Go here (http://www.arrl.org/licensing-education-training) and find the study guides and go to eham.net or qrz.com and take practice exams online.
:veryhappy:

mde762
03-28-2011, 11:44 AM
Tons of great experience in this thread.....I was in the same boat before leave a month ago. Check out the Yaesu 817, its already been recomended here so Im beating a dead horse. But, it was easy to use, can interface with PCs, and comming from a guy who uses 117F for a living, ID MUCH RATHER HUMP THE FT817.(its like a 10th of the size) With some creativity, it can be run in the same manner as a Harris or an ASIP. Just realize the imitations of each system, because mil comms mostly rely on VHF and freq hop algorithms, as well as electronic crypto equipment. You can do all this yourself really cheap and simple by knowing first who you want to talk to in your net then agreeing upon some sort of code(number lines out of an obscure paperback for example).
Not sure what you do, but if you have any commo guys around talk to them. Also get a copy of the USMC feild antenna handbook. It goes everywhere with me. It will have anything you need to know about every antenna you can run in the feild or build yourself. Also pick up Communications for Survival and Self Reliance by Micheal Chesbro. Great reference on everything civilian commo related.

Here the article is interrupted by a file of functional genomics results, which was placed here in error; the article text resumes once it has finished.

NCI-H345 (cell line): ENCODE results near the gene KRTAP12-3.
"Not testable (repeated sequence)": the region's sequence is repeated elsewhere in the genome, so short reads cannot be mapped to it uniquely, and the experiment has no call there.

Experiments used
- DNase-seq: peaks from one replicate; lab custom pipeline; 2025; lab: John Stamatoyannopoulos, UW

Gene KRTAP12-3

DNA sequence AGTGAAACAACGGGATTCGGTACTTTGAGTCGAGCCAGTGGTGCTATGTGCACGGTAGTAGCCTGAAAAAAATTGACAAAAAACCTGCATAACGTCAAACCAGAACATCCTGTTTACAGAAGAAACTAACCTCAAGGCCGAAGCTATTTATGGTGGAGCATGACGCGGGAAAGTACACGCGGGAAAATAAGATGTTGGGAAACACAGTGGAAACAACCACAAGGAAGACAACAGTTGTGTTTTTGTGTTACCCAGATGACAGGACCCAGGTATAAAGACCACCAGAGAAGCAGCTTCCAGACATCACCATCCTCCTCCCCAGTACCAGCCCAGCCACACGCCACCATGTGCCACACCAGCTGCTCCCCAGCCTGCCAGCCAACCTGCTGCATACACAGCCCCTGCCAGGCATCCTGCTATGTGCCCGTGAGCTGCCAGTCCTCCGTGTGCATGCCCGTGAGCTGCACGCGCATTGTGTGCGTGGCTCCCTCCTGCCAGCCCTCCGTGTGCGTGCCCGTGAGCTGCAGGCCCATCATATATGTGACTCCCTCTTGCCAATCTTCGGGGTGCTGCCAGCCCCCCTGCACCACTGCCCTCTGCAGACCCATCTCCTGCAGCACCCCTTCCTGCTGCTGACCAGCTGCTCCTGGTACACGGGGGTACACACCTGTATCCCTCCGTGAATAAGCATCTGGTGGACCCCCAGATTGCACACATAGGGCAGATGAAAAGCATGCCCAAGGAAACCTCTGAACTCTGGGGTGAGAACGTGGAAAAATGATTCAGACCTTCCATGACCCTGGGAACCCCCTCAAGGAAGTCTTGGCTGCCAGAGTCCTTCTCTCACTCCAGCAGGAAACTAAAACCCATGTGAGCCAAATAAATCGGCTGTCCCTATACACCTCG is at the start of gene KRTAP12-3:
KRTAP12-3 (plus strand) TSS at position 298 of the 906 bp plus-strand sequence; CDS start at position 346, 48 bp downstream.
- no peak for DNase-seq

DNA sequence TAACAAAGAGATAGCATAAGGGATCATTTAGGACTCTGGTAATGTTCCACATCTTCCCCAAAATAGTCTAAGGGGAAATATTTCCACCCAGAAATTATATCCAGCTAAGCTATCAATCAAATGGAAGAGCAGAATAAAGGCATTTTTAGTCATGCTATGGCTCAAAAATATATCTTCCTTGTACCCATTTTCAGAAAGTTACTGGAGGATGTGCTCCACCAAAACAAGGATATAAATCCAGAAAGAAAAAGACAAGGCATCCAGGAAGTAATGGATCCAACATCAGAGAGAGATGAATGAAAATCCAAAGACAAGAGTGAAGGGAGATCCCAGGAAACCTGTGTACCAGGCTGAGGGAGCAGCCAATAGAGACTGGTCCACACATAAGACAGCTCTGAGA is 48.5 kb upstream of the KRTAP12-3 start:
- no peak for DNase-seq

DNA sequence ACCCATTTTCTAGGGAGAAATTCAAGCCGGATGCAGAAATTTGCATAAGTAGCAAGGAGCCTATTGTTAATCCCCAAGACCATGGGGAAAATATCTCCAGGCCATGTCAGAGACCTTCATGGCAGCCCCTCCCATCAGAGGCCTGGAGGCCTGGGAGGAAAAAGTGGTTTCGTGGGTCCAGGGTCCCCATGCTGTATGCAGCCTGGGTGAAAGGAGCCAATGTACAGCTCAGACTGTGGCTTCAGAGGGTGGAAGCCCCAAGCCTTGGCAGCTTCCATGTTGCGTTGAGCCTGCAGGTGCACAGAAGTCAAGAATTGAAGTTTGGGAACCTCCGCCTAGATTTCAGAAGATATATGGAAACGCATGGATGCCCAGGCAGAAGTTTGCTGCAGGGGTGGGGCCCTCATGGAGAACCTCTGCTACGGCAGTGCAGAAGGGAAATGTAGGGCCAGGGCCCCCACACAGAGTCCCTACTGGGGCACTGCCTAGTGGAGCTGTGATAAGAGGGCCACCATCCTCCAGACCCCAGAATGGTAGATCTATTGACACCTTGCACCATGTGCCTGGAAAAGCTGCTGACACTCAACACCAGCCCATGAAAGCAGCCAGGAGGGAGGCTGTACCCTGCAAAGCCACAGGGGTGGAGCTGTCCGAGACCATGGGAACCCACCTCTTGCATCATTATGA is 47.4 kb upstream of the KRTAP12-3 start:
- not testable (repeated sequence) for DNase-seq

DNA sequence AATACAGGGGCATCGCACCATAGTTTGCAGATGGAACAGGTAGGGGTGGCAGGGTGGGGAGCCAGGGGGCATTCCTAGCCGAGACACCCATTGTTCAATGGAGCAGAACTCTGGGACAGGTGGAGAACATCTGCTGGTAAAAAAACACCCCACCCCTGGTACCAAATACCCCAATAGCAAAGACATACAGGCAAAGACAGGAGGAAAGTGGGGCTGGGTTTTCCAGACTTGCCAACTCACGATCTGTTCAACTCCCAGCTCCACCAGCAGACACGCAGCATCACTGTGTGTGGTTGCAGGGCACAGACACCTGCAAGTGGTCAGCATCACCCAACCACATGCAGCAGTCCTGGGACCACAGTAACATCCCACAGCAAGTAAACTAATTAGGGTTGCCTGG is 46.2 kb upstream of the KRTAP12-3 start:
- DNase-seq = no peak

PM me for anything you might need bro.

Teckomando
03-28-2011, 11:58 AM
You can do all this yourself really cheap and simple by knowing first who you want to talk to in your net then agreeing upon some sort of code(number lines out of an obscure paperback for example).
PM me for anything you might need bro.Make sure you do not try this on civilian amateur radio. It is illegal. If you want to practice it I would suggest you use the unlicensed two-way talkies or CBs. That way you are legal and still know if your codes works. Then if the SHTF you will have the system in place if you need it and there is no harm no foul. Plus CB band is also known as 11 meter band. The legal power limit makes it a short range transmitter however it has the potential for long distance commo. Any 10 meter antenna or amplifier can be used with 11 meter with just minor fine tuning.